Shanghai Recommendations for First Time Visitors

Shanghai was home for six years. The glory years. I originally wrote this as an email for a colleague on the eve of her first visit to Shanghai back in 2010. Several others have since taken the same list and come back with positive feedback, so it appears that these beacons of brilliance continue to shine.

1. Morning Shanghai

The best Shanghainese restaurant in Shanghai. It has two outlets, one providing an underground Shikumen experience in Xujiahui, the other taking pride of place on the fringes of the bund. The latter, its interior a throwback to 1920s Shanghai opulence, is situated inside the Astor Hotel, built in 1846 and situated next to the historic old Shanghai bridge. Make sure they give you the Chinese food menu. Do not miss the deep fried mandarin fish with sweet and sour sauce, or the preserved veg/bean curd rolls. Enjoy the velvet and the chandeliers.

2. Taikang Rd: Kommune Cafe / Shopping / Art / Other Goodness

Taikang Rd is home to the largest of Shanghai’s happening artsy districts and also housed my old business. By the time I had left in 2009, it was halfway through a massive transformation that brought an influx of new retailers, restauranteurs and business hopefuls. Though its lost a bit of its raw charm, don’t miss this place. Make sure to stop by the Kommune Cafe – a Taikang Rd establishment owned by a close mate and still the best cafe in the district (nay, city!).

3. Lost Heaven

Excellent Yunnan-style cuisine in a venue with a soothing, dark ambience. Located in the French Concession, this place is always packed, so book ahead. It always satisfied. Some of the best food you’ll find anywhere.

4. Vue Bar

This bar sits 30-odd stories up the Hyatt on The Bund hotel. It has sweeping, priceless views across old and new Shanghai. If you go to Morning Shanghai restaurant (above), then go to Vue before or after, as it’s a few minutes walk away. On every trip back to Shanghai since I left, I have re-visited this place to gaze and reminisce.

5. Glamour Bar

Another must do. Owned by a Melburnian and now an establishment venue, Glamour Bar has an old Shanghai vibe, excellent bar, and fabulous views across the Huangpu river. It is the sister of the famous “M on the Bund” restaurant upstairs (or downstairs?) in the same building. Visiting Australian dignitaries often eat/have  events at M, but I never rated it higher than the restaurants mentioned above. Many others would, though…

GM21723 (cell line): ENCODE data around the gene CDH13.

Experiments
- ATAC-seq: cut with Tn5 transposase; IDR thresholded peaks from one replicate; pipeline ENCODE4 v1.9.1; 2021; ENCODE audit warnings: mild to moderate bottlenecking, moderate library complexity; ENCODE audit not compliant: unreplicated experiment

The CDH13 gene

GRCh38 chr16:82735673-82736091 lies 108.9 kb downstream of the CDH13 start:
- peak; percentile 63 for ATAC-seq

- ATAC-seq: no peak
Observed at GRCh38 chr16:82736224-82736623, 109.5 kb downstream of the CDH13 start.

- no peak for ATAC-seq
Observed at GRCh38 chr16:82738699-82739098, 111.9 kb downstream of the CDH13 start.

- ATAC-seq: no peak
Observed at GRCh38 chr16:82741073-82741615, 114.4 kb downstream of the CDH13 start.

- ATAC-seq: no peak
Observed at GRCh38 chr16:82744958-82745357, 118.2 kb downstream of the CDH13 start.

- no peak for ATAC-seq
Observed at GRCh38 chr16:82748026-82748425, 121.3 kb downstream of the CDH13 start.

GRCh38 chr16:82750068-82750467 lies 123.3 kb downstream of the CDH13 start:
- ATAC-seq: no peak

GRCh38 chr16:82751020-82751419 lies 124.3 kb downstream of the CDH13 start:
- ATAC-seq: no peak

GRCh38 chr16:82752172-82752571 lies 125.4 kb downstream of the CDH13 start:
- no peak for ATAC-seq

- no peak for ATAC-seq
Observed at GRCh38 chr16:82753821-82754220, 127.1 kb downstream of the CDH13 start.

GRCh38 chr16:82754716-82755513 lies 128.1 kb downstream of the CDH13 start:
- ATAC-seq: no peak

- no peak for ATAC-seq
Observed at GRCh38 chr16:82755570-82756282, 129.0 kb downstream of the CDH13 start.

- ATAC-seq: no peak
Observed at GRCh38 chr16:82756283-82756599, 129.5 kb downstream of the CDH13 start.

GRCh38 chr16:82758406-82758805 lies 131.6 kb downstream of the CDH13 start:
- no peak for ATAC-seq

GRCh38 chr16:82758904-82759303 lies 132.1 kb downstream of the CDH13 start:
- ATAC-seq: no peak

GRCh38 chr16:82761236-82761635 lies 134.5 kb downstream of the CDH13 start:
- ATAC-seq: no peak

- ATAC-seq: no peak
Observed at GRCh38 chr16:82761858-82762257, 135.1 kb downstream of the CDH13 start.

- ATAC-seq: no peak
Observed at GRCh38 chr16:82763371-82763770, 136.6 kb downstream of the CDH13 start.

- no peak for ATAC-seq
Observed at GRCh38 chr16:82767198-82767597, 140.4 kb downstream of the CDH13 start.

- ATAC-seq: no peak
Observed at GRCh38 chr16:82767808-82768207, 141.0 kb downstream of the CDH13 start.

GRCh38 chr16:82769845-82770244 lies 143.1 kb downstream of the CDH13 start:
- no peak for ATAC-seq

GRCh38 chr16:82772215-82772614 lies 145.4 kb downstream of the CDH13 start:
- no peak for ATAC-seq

6. Park Hyatt lobby bar

Why? Because everyone deserves to have a drink 400+ metres above Shanghai. On a clear day/night, the views and perspective will take you to a higher place. A few floors up in the same building, there’s a glass-floored attraction that’s meant to be rather decent.

7. Yu Garden (old buildings, tea, souvenirs, restaurants)

Go for the sights, a tea ceremony and “Shanghai xiao long bao” (steamed pork dumpling with soup inside). For the latter, find the restaurant at the top floor of the building in the middle (by the pond). It gets very, very busy here, but is definitely worth a visit. However, if it’s raining, I’d recommend staying away, only because you’ll have a hard time finding a taxi out of there.

8. East Nanjing Rd / Nanjing Rd pedestrian street

Why? Because it is super crazy, super big, and so super busy that it’ll simultaneously amaze and annoy you. Go at night for extra dazzle. Start at the bund near the Peace Hotel and keep going until you hit People’s Square. It’s everything good and bad about New Shanghai in a thirty-minute stroll.

9. Barbarossa

If you do the above stroll, keep going along Nanjing Rd until you see People’s Park on the left. Barbarossa is a bar/restaurant suitable for singles, couples, families who want to eat/drink/dance/whatever. It’s everything to everyone and one of the few versatile venues I’ve seen that actually works. It is set amongst a small lake, trees, museums, skyscrapers and old Shanghai folks playing cards.

10. Dragonfly massage

You’ll be walking around and you’ll need a massage. Dragonfly caters mainly for expats/discerning (soft) locals but they pack a decent massage in a very soothing environment. You could also chance it at any of the other many massage places around, but if you want a safe bet, head to DragonFly and tell the masseuse to go as hard/soft as required. Don’t leave Shanghai without having a massage – here or elsewhere. Family tip: Avoid the places that masquerade as hairdressing salons…